The India-New Zealand match was abandoned here on Thursday without a bowl being bowled – the fourth such instance in this World Cup – with both teams sharing a point each.
Rain had been forecast for this game and repeated inspections of the ground afterwards did not bear any fruit.
The no result meant New Zealand (7 points) stay on top while India (5 points) edge ahead of England (4 points) to the third spot with Australia (6 points) staying second.
The Kiwis are yet to lose a game with three wins before this, while Virat Kohli and company have beaten South Africa and Australia to start their campaign on a high.
With opener Shikhar Dhawan ruled out for at least three weeks, it would have been KL Rahul’s first time as Rohit Sharma’s opening partner in ODI cricket.
As there was no toss, it could not be ascertained as to who the team picked for the No. 4 slot with both allrounder Vijay Shankar and seasoned stumper-batsman Dinesh Karthik available.
So far, the South Africa-West Indies, Sri Lanka-Pakistan and Sri Lanka-Bangladesh games have all been washouts.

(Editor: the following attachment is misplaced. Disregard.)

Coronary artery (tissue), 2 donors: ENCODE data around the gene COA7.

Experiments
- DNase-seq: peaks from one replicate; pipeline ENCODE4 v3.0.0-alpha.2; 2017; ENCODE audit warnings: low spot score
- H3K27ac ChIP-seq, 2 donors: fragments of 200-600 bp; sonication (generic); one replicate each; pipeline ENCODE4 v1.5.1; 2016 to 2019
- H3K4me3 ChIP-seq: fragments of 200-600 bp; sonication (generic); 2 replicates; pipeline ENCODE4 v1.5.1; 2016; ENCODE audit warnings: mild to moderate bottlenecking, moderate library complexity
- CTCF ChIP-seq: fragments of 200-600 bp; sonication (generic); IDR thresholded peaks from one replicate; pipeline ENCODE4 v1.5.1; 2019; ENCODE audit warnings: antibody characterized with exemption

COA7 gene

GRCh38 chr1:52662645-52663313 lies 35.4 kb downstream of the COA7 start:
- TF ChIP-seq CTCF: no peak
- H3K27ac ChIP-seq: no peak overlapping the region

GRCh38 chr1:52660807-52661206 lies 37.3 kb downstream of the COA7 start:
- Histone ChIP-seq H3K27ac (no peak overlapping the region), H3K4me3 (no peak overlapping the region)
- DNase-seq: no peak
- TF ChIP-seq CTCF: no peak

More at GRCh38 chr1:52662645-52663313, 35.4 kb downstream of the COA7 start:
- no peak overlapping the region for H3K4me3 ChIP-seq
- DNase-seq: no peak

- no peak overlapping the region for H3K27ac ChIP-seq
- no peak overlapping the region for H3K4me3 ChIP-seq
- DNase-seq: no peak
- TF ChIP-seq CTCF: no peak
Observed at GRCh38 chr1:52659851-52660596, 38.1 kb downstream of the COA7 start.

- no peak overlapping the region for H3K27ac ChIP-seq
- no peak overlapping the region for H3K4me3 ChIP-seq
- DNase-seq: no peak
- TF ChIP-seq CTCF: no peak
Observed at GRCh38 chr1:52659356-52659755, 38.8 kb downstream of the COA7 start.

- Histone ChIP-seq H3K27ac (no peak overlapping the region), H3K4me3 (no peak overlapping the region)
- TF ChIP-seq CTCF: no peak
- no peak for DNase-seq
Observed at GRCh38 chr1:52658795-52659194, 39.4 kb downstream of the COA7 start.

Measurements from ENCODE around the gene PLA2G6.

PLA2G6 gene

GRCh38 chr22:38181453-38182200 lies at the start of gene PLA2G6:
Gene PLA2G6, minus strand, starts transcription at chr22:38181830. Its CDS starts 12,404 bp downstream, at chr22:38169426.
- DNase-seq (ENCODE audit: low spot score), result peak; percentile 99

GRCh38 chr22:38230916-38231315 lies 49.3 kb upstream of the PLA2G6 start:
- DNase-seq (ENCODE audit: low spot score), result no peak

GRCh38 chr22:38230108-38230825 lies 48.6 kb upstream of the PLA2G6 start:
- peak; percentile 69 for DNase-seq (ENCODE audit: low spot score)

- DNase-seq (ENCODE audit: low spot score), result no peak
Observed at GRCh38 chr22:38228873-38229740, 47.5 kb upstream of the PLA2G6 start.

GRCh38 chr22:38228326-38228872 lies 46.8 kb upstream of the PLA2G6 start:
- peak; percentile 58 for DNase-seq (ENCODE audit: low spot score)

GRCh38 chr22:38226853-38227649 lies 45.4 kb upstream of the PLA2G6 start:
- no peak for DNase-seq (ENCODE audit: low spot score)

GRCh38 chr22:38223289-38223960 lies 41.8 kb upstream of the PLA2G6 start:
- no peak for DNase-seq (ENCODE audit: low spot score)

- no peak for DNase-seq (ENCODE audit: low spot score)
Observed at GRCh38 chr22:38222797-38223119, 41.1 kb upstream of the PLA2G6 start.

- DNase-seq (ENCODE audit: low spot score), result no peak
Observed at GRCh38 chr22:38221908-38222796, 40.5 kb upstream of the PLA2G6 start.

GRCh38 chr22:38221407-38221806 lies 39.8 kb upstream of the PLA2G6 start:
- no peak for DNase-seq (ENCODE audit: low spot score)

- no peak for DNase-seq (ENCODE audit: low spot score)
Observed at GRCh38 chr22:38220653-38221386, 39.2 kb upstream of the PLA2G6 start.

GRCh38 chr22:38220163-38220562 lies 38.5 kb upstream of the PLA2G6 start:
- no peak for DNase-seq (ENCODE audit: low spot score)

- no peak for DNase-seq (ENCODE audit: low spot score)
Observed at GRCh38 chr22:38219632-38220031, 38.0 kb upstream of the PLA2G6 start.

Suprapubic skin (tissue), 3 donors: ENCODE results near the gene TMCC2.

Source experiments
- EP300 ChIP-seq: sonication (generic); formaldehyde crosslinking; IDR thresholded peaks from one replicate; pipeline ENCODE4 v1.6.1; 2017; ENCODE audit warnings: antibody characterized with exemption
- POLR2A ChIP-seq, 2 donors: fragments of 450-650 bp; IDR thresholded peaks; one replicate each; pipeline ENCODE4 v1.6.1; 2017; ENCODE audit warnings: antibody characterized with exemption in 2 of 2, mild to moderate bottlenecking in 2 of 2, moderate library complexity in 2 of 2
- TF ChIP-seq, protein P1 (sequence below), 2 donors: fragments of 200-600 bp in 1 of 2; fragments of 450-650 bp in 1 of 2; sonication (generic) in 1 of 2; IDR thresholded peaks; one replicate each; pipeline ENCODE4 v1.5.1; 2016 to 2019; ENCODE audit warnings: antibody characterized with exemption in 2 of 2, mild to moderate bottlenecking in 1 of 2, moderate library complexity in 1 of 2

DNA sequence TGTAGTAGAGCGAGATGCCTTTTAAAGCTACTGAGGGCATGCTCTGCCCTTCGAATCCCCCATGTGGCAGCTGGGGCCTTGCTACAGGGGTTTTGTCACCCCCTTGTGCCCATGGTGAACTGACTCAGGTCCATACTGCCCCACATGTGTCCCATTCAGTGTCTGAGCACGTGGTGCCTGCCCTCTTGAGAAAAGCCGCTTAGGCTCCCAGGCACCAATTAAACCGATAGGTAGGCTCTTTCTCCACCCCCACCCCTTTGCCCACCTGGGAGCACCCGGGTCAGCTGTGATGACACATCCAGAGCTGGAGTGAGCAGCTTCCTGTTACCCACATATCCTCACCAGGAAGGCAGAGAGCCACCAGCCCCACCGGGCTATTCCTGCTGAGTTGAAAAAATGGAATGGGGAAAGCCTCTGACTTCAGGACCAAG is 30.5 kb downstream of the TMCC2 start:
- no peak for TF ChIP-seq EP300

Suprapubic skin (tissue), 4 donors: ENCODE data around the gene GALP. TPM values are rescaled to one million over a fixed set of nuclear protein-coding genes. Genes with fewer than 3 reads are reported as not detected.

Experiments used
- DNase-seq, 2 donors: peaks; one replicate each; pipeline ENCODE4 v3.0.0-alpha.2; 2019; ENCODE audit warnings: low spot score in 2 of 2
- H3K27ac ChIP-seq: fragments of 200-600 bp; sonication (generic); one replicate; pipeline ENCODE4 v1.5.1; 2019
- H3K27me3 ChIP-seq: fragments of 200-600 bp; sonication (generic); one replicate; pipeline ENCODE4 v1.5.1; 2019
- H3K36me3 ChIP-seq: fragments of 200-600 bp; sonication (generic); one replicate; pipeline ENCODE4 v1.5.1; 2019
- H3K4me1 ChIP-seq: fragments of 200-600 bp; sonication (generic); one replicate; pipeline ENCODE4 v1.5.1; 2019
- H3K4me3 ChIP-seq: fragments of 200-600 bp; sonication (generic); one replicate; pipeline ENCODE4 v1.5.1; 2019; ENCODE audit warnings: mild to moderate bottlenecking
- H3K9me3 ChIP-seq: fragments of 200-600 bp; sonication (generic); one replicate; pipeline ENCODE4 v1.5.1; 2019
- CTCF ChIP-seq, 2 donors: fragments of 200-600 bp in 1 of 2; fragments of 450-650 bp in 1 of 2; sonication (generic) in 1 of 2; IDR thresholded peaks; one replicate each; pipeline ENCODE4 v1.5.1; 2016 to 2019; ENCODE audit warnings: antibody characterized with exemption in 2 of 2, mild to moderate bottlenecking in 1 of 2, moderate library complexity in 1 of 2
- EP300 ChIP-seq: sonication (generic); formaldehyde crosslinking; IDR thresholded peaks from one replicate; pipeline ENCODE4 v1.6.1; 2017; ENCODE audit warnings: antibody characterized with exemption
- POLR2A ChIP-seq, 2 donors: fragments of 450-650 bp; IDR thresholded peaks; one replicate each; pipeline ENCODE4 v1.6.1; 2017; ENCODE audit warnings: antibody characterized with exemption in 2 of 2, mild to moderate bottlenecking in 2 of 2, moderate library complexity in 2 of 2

The ICC has said in a statement that it will be a logistical mayhem to keep reserve days for games in the group stage.
“Factoring in a reserve day for every match at the World Cup would significantly increase the length of the tournament and practically would be extremely complex to deliver,” ICC Chief Executive David Richardson had said in a statement a few days back.
“It would impact pitch preparation, team recovery and travel days, accommodation and venue availability, tournament staffing, volunteer and match officials’ availability, broadcast logistics and very importantly, the spectators who in some instances travel hours to be at the game. There is also no guarantee that the reserve day would be free from rain either.
“Up to 1,200 people are on site to deliver a match and everything associated with it, including getting it broadcast, and a proportion of them are moving around the country. So reserve days in the group stages would require a significant uplift in the number of staff,” he added.